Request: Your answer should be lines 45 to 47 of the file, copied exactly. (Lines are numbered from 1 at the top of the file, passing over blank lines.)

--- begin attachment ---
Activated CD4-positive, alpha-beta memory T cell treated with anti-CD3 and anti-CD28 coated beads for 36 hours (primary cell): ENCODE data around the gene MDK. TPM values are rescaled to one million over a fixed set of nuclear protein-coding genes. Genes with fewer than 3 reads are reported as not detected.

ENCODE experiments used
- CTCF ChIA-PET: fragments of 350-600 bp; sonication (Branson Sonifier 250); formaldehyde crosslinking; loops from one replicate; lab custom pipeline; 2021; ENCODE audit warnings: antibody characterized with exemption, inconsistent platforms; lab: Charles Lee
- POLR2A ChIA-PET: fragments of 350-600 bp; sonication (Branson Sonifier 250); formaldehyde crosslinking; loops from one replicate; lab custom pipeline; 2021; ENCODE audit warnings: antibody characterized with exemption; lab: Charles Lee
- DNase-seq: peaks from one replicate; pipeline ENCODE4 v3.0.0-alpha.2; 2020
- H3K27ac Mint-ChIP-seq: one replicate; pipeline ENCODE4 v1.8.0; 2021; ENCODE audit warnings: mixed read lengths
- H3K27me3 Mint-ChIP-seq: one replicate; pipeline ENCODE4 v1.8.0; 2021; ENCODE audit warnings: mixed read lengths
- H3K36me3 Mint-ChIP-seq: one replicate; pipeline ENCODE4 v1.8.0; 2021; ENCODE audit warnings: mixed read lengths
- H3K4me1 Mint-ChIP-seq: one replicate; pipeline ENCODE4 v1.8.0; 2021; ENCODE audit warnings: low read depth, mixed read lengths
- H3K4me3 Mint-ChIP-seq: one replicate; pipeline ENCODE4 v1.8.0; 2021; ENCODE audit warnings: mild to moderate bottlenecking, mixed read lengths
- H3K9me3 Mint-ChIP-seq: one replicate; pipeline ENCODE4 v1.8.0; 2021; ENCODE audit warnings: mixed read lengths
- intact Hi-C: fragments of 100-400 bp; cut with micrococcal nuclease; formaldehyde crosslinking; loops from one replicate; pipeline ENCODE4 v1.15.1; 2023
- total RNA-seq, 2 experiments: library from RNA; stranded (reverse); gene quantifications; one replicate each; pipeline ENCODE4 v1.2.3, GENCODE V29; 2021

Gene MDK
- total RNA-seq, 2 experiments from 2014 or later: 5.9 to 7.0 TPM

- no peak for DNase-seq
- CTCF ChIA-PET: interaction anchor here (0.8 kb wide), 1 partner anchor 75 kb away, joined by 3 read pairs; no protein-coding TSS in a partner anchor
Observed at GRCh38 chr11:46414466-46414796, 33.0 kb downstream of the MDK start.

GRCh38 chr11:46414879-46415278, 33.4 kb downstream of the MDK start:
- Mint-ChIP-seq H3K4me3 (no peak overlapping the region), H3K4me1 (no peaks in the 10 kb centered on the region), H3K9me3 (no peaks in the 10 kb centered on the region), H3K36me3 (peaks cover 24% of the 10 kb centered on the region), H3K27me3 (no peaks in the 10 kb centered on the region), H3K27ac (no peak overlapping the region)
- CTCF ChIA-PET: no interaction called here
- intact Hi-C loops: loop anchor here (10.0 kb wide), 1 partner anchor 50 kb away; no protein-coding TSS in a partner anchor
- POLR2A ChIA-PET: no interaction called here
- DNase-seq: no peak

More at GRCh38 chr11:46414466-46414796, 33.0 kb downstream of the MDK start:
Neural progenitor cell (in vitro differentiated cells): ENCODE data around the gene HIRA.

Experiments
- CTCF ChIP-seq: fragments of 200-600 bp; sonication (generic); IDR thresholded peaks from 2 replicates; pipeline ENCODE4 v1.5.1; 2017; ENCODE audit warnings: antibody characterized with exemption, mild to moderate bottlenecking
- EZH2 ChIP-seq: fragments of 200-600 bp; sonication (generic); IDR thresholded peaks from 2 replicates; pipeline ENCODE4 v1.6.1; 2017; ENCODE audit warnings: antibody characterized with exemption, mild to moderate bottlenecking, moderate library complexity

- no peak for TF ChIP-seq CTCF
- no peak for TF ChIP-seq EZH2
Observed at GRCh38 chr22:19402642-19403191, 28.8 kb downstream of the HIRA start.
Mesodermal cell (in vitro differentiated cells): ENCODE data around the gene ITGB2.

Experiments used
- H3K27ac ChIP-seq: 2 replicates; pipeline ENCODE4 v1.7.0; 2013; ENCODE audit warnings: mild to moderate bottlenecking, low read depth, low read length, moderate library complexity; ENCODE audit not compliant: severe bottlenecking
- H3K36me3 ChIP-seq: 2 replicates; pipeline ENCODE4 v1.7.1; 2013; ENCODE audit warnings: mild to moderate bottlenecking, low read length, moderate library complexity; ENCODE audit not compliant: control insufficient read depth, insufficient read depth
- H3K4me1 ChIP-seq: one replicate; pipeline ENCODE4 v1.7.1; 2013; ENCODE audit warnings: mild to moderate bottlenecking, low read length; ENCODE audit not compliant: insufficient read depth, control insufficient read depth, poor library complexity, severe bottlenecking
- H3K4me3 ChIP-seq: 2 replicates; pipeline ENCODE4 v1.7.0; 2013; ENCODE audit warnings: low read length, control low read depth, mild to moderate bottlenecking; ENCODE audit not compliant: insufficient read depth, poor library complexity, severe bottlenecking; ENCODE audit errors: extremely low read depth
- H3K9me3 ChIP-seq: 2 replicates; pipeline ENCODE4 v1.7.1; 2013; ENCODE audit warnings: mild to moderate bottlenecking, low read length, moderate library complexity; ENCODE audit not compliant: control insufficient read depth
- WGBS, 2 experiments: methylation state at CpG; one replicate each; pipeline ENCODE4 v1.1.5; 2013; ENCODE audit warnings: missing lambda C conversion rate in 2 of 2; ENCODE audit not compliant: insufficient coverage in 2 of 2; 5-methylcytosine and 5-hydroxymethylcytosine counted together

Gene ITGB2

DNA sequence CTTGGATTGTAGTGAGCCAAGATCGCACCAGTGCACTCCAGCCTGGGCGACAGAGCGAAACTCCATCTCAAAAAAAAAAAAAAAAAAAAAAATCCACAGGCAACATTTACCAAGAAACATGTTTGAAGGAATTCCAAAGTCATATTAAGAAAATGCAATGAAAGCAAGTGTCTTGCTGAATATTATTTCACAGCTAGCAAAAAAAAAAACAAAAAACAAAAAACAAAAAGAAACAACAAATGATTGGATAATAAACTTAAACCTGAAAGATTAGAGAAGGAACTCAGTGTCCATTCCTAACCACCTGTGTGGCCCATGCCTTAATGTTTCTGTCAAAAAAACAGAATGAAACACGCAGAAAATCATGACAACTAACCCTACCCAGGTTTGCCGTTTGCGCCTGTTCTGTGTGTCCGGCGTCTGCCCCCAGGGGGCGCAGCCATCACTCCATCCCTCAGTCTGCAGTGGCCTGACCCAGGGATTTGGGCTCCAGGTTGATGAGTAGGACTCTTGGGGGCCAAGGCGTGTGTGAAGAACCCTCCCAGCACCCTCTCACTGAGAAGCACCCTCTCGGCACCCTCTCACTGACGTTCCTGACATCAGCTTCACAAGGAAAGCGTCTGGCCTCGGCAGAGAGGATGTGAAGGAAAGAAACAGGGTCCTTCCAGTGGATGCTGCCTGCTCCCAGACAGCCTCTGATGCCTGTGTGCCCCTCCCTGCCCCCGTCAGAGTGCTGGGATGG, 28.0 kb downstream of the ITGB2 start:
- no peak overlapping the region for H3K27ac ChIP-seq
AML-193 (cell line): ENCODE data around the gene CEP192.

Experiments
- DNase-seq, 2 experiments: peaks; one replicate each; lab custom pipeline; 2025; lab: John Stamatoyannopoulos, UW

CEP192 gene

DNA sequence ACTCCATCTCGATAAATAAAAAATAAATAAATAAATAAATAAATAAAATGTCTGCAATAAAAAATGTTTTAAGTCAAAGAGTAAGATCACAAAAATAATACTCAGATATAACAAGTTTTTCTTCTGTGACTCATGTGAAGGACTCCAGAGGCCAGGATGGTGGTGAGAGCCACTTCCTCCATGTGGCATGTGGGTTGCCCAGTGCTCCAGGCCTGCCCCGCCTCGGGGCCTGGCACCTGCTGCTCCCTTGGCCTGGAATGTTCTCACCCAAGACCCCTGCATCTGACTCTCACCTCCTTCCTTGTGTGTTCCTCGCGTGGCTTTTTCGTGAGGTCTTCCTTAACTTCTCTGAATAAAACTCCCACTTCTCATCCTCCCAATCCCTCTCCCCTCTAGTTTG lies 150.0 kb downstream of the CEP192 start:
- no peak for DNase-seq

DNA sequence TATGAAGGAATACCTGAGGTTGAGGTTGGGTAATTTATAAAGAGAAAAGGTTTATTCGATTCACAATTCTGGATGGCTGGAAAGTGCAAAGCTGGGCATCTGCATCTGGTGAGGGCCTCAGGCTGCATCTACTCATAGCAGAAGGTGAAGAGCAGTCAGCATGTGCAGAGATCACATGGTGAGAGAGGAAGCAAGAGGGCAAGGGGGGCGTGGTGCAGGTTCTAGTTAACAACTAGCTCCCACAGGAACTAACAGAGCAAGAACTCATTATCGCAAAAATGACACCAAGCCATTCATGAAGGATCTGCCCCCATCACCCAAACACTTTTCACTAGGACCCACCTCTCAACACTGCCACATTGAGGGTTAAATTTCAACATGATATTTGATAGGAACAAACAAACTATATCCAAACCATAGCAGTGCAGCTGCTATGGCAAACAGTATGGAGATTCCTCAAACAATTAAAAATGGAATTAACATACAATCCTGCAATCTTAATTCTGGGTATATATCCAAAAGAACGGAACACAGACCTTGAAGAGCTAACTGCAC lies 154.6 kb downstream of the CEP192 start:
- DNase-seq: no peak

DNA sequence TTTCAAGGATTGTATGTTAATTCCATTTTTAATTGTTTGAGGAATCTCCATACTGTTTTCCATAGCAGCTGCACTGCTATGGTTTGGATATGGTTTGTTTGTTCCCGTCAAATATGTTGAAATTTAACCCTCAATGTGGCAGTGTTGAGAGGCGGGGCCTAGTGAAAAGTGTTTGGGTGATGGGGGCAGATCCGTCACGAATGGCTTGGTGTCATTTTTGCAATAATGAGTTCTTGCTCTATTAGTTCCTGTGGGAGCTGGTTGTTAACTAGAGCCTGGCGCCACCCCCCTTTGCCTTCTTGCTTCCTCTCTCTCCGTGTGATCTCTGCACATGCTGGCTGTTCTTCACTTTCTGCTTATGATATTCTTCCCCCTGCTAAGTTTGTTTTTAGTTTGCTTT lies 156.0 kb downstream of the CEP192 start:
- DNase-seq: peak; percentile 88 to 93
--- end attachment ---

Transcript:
Experiments
- DNase-seq, 2 experiments: peaks; one replicate each; lab custom pipeline; 2025; lab: John Stamatoyannopoulos, UW

CEP192 gene